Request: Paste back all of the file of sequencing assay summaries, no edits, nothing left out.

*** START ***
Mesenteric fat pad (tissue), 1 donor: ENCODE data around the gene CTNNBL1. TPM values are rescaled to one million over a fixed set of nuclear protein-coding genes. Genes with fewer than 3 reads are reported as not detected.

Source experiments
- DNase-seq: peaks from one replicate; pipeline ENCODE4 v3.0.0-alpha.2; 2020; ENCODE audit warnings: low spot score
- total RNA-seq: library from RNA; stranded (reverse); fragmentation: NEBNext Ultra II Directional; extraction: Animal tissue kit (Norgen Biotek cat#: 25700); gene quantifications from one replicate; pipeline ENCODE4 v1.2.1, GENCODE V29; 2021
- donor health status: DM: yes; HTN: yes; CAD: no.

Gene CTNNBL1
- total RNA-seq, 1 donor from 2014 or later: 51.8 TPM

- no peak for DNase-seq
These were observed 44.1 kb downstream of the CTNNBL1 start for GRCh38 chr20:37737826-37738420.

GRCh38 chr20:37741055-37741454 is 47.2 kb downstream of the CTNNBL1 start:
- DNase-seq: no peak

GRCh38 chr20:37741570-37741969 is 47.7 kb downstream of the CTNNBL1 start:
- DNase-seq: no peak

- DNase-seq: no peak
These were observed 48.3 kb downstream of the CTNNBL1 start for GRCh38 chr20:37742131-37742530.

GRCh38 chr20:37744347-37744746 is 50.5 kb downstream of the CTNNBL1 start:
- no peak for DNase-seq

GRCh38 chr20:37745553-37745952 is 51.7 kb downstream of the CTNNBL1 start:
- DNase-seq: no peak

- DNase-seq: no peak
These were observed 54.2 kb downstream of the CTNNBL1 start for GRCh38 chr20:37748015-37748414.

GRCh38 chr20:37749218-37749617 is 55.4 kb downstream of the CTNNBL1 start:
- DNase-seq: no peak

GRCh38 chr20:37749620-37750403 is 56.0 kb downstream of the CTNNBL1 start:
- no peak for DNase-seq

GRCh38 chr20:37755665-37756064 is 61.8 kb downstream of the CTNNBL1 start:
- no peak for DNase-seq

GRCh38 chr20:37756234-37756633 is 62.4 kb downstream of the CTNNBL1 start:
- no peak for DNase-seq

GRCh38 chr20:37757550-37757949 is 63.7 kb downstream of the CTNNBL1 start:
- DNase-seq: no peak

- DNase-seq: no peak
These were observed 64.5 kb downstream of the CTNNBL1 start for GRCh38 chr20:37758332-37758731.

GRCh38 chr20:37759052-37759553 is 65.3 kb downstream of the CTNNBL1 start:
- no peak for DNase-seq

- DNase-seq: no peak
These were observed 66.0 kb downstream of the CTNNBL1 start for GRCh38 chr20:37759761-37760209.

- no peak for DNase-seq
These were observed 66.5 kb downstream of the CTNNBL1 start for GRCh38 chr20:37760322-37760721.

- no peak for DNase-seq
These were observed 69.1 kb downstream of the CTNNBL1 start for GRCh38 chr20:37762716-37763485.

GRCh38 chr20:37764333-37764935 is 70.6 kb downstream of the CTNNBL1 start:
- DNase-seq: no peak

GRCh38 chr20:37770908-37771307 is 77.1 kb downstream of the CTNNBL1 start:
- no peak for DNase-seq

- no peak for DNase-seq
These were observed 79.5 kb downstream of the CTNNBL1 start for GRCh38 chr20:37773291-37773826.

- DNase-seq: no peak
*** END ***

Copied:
Mesenteric fat pad (tissue), 1 donor: ENCODE data around the gene CTNNBL1. TPM values are rescaled to one million over a fixed set of nuclear protein-coding genes. Genes with fewer than 3 reads are reported as not detected.

Source experiments
- DNase-seq: peaks from one replicate; pipeline ENCODE4 v3.0.0-alpha.2; 2020; ENCODE audit warnings: low spot score
- total RNA-seq: library from RNA; stranded (reverse); fragmentation: NEBNext Ultra II Directional; extraction: Animal tissue kit (Norgen Biotek cat#: 25700); gene quantifications from one replicate; pipeline ENCODE4 v1.2.1, GENCODE V29; 2021
- donor health status: DM: yes; HTN: yes; CAD: no.

Gene CTNNBL1
- total RNA-seq, 1 donor from 2014 or later: 51.8 TPM

- no peak for DNase-seq
These were observed 44.1 kb downstream of the CTNNBL1 start for GRCh38 chr20:37737826-37738420.

GRCh38 chr20:37741055-37741454 is 47.2 kb downstream of the CTNNBL1 start:
- DNase-seq: no peak

GRCh38 chr20:37741570-37741969 is 47.7 kb downstream of the CTNNBL1 start:
- DNase-seq: no peak

- DNase-seq: no peak
These were observed 48.3 kb downstream of the CTNNBL1 start for GRCh38 chr20:37742131-37742530.

GRCh38 chr20:37744347-37744746 is 50.5 kb downstream of the CTNNBL1 start:
- no peak for DNase-seq

GRCh38 chr20:37745553-37745952 is 51.7 kb downstream of the CTNNBL1 start:
- DNase-seq: no peak

- DNase-seq: no peak
These were observed 54.2 kb downstream of the CTNNBL1 start for GRCh38 chr20:37748015-37748414.

GRCh38 chr20:37749218-37749617 is 55.4 kb downstream of the CTNNBL1 start:
- DNase-seq: no peak

GRCh38 chr20:37749620-37750403 is 56.0 kb downstream of the CTNNBL1 start:
- no peak for DNase-seq

GRCh38 chr20:37755665-37756064 is 61.8 kb downstream of the CTNNBL1 start:
- no peak for DNase-seq

GRCh38 chr20:37756234-37756633 is 62.4 kb downstream of the CTNNBL1 start:
- no peak for DNase-seq

GRCh38 chr20:37757550-37757949 is 63.7 kb downstream of the CTNNBL1 start:
- DNase-seq: no peak

- DNase-seq: no peak
These were observed 64.5 kb downstream of the CTNNBL1 start for GRCh38 chr20:37758332-37758731.

GRCh38 chr20:37759052-37759553 is 65.3 kb downstream of the CTNNBL1 start:
- no peak for DNase-seq

- DNase-seq: no peak
These were observed 66.0 kb downstream of the CTNNBL1 start for GRCh38 chr20:37759761-37760209.

- no peak for DNase-seq
These were observed 66.5 kb downstream of the CTNNBL1 start for GRCh38 chr20:37760322-37760721.

- no peak for DNase-seq
These were observed 69.1 kb downstream of the CTNNBL1 start for GRCh38 chr20:37762716-37763485.

GRCh38 chr20:37764333-37764935 is 70.6 kb downstream of the CTNNBL1 start:
- DNase-seq: no peak

GRCh38 chr20:37770908-37771307 is 77.1 kb downstream of the CTNNBL1 start:
- no peak for DNase-seq

- no peak for DNase-seq
These were observed 79.5 kb downstream of the CTNNBL1 start for GRCh38 chr20:37773291-37773826.

- DNase-seq: no peak